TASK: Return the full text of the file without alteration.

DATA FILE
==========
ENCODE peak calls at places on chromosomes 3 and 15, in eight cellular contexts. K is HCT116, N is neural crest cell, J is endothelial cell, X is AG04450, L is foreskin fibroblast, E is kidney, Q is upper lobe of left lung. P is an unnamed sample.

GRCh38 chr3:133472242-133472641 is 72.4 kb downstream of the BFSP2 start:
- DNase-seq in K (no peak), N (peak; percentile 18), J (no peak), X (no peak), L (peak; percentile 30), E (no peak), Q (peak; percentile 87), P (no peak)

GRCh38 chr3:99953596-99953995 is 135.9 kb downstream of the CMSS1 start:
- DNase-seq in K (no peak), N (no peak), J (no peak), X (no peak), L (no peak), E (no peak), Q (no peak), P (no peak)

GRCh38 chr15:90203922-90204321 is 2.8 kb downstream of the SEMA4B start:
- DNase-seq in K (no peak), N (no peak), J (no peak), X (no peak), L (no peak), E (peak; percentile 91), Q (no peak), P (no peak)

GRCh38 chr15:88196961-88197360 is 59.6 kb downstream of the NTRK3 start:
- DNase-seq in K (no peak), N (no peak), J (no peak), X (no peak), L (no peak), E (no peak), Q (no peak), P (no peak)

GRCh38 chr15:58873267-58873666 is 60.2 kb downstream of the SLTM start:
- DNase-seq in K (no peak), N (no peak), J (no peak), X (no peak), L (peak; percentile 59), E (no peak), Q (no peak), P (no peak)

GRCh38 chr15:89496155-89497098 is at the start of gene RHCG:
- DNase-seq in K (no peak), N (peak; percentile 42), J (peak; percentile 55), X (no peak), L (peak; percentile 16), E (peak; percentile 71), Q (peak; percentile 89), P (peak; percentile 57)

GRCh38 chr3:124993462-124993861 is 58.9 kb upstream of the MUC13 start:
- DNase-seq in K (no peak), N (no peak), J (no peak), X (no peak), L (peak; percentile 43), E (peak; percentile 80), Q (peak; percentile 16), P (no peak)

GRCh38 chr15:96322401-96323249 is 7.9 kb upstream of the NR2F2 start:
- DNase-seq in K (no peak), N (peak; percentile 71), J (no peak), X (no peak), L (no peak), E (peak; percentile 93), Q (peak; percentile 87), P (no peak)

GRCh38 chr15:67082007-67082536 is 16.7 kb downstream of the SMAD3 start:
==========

ENCODE peak calls at places on chromosomes 3 and 15, in eight cellular contexts. K is HCT116, N is neural crest cell, J is endothelial cell, X is AG04450, L is foreskin fibroblast, E is kidney, Q is upper lobe of left lung. P is an unnamed sample.

GRCh38 chr3:133472242-133472641 is 72.4 kb downstream of the BFSP2 start:
- DNase-seq in K (no peak), N (peak; percentile 18), J (no peak), X (no peak), L (peak; percentile 30), E (no peak), Q (peak; percentile 87), P (no peak)

GRCh38 chr3:99953596-99953995 is 135.9 kb downstream of the CMSS1 start:
- DNase-seq in K (no peak), N (no peak), J (no peak), X (no peak), L (no peak), E (no peak), Q (no peak), P (no peak)

GRCh38 chr15:90203922-90204321 is 2.8 kb downstream of the SEMA4B start:
- DNase-seq in K (no peak), N (no peak), J (no peak), X (no peak), L (no peak), E (peak; percentile 91), Q (no peak), P (no peak)

GRCh38 chr15:88196961-88197360 is 59.6 kb downstream of the NTRK3 start:
- DNase-seq in K (no peak), N (no peak), J (no peak), X (no peak), L (no peak), E (no peak), Q (no peak), P (no peak)

GRCh38 chr15:58873267-58873666 is 60.2 kb downstream of the SLTM start:
- DNase-seq in K (no peak), N (no peak), J (no peak), X (no peak), L (peak; percentile 59), E (no peak), Q (no peak), P (no peak)

GRCh38 chr15:89496155-89497098 is at the start of gene RHCG:
- DNase-seq in K (no peak), N (peak; percentile 42), J (peak; percentile 55), X (no peak), L (peak; percentile 16), E (peak; percentile 71), Q (peak; percentile 89), P (peak; percentile 57)

GRCh38 chr3:124993462-124993861 is 58.9 kb upstream of the MUC13 start:
- DNase-seq in K (no peak), N (no peak), J (no peak), X (no peak), L (peak; percentile 43), E (peak; percentile 80), Q (peak; percentile 16), P (no peak)

GRCh38 chr15:96322401-96323249 is 7.9 kb upstream of the NR2F2 start:
- DNase-seq in K (no peak), N (peak; percentile 71), J (no peak), X (no peak), L (no peak), E (peak; percentile 93), Q (peak; percentile 87), P (no peak)

GRCh38 chr15:67082007-67082536 is 16.7 kb downstream of the SMAD3 start: